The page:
Luckily, as flies go the tsetse is, frankly, kind of weird. As opposed to insects like mosquitoes that lay hundreds of eggs, it gives birth to live offspring that grow in a uterus and feed on milk, like a vertebrate. The tsetse finds its victims by smell and is drawn to the colors blue and black. Every idiosyncrasy is a potential weakness, says Seray Aksoy of the Yale School of Public Health — and decoding the fly’s genome could provide the battle plan. Aksoy was part of the team that did just that in 2014, the result of a decade-long effort involving more than 140 researchers in 18 countries.
One target is the fly’s olfactory system. “If you can understand how this process works, what kind of smells they’re able to detect, you can make much better traps,” Aksoy says. Another goal is finding the genes that control the production of the larvae milk proteins; blocking those with chemical inhibitors could effectively sterilize females. Determining which genes affect their color vision could help scientists determine exactly which shade of blue is the flies’ favorite — leading to even better traps — or even how to short-circuit their color vision entirely.
Eventually, Aksoy says, we may at least be able to eradicate flies from regional hotspots — although with 12,000 genes to dig through, the work is just starting.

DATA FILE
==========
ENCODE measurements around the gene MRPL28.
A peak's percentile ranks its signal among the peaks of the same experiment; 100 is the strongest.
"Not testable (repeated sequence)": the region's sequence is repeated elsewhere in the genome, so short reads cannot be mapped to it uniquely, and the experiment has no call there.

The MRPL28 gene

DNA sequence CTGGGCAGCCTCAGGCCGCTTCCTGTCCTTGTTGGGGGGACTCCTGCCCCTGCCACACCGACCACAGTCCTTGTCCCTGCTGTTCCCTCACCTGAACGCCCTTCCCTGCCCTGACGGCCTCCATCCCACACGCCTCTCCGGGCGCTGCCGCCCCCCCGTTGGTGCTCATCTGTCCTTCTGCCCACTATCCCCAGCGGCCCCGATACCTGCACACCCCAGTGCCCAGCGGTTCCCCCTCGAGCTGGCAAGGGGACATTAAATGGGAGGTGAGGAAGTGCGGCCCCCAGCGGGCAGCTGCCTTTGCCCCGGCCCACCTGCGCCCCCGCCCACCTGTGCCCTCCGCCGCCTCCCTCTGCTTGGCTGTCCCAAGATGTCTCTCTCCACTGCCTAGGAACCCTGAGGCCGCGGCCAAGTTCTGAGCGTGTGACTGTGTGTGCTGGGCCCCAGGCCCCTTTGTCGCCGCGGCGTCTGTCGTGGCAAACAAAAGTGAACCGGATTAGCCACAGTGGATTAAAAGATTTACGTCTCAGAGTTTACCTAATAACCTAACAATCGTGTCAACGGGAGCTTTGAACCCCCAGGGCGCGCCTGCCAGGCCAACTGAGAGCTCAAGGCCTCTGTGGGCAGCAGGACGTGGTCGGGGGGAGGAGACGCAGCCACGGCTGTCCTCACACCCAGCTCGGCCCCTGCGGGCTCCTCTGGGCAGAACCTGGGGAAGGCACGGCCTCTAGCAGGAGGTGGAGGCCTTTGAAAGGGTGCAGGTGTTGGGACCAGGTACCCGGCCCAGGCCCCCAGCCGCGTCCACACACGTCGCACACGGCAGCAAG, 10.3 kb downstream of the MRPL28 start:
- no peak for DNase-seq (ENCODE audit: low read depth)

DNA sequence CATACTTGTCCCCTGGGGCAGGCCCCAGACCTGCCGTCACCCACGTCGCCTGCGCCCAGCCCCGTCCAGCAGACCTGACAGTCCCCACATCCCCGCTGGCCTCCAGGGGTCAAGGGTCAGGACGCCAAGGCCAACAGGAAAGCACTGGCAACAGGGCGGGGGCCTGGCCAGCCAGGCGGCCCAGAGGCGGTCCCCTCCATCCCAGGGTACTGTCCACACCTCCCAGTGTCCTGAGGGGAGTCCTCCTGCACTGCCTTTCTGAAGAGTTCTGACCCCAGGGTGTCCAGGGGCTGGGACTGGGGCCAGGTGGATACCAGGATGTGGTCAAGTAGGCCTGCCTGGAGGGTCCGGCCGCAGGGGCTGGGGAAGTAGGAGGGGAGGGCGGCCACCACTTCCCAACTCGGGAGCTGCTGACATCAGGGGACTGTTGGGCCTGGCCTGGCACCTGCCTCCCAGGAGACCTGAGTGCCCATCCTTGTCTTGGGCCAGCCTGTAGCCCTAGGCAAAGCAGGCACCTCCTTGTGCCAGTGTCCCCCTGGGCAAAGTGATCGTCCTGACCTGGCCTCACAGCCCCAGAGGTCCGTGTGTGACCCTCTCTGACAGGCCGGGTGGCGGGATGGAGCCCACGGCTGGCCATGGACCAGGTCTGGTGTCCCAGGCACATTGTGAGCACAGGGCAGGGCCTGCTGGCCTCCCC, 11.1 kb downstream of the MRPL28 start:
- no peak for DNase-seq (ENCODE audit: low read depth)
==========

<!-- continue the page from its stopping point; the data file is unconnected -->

Approaching a Cure
A study in Uganda showed that treating cattle infected with sleeping sickness can help slash human cases. Cows can carry both the animal and human form of the disease with no ill effects. Add the fact that they can outlive tsetse control programs, and you have a huge reservoir of infection.
In 2005, Welburn participated in a research project that involved injecting 500,000 cattle in Uganda with anti-parasitic drugs and spraying them with long-lasting insecticide. The treatment cut cattle infections by 75 percent — and human cases of the acute form of sleeping sickness by 90 percent
According to Welburn, Cattle are easier and cheaper to work with than their owners. “Finding and treating people is expensive,” he says. “Cows are stationary.” In the Uganda study, the treatment costs $0.50 per treatment. “The beauty of this is that you can approach a human disease via the animal [version],” she says. “It’s a win-win for both.” The concept works with most diseases with animal vectors, like vaccinating pets against rabies.
The National Institutes of Health and the National Institute of Allergy and Infectious Diseases recently pledged $1.1 million toward an effort at West Virginia University to tease out the relationship between the tsetse fly and the trypanosome. For instance, why do some flies carry the disease and others don’t? Do the microbiobes that naturally occur in the fly’s gut have an effect on whether the parasite can survive in its bloodstream and cross over into mammals?
Questions like these will keep researchers busy for the foreseeable future, Welburn says, but hopefully not forever, as long as new tools and enough funding are available. Because remaining on the offensive is extremely advantageous to the cause. “The human infective parasite is quite weak and won’t survive in the system under sustained pressure,” she says.